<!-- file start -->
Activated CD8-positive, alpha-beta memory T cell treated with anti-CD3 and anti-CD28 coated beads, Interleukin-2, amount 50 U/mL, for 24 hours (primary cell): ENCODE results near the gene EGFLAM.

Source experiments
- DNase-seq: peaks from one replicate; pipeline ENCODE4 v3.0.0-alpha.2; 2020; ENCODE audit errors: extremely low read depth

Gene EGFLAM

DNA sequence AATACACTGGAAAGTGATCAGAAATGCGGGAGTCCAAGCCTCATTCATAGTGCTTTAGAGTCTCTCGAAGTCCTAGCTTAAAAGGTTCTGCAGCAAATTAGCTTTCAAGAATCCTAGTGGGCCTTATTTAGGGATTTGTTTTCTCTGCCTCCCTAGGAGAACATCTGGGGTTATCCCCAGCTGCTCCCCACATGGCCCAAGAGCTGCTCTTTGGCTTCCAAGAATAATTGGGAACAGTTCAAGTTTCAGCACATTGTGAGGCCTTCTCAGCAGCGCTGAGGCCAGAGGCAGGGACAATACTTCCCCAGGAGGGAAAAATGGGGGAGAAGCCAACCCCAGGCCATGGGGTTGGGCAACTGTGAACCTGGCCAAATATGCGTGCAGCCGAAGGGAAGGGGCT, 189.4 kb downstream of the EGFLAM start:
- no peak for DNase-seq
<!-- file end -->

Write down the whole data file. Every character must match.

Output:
Activated CD8-positive, alpha-beta memory T cell treated with anti-CD3 and anti-CD28 coated beads, Interleukin-2, amount 50 U/mL, for 24 hours (primary cell): ENCODE results near the gene EGFLAM.

Source experiments
- DNase-seq: peaks from one replicate; pipeline ENCODE4 v3.0.0-alpha.2; 2020; ENCODE audit errors: extremely low read depth

Gene EGFLAM

DNA sequence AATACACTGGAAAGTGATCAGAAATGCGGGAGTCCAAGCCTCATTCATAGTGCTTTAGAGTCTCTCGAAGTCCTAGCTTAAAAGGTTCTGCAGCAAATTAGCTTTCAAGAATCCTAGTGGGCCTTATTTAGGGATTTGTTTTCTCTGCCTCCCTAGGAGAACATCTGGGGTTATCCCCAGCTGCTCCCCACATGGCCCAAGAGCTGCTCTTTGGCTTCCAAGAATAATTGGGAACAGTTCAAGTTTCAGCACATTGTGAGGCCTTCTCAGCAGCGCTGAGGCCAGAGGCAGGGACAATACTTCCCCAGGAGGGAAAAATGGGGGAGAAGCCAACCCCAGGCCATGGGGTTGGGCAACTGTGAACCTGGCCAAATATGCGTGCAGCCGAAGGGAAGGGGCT, 189.4 kb downstream of the EGFLAM start:
- no peak for DNase-seq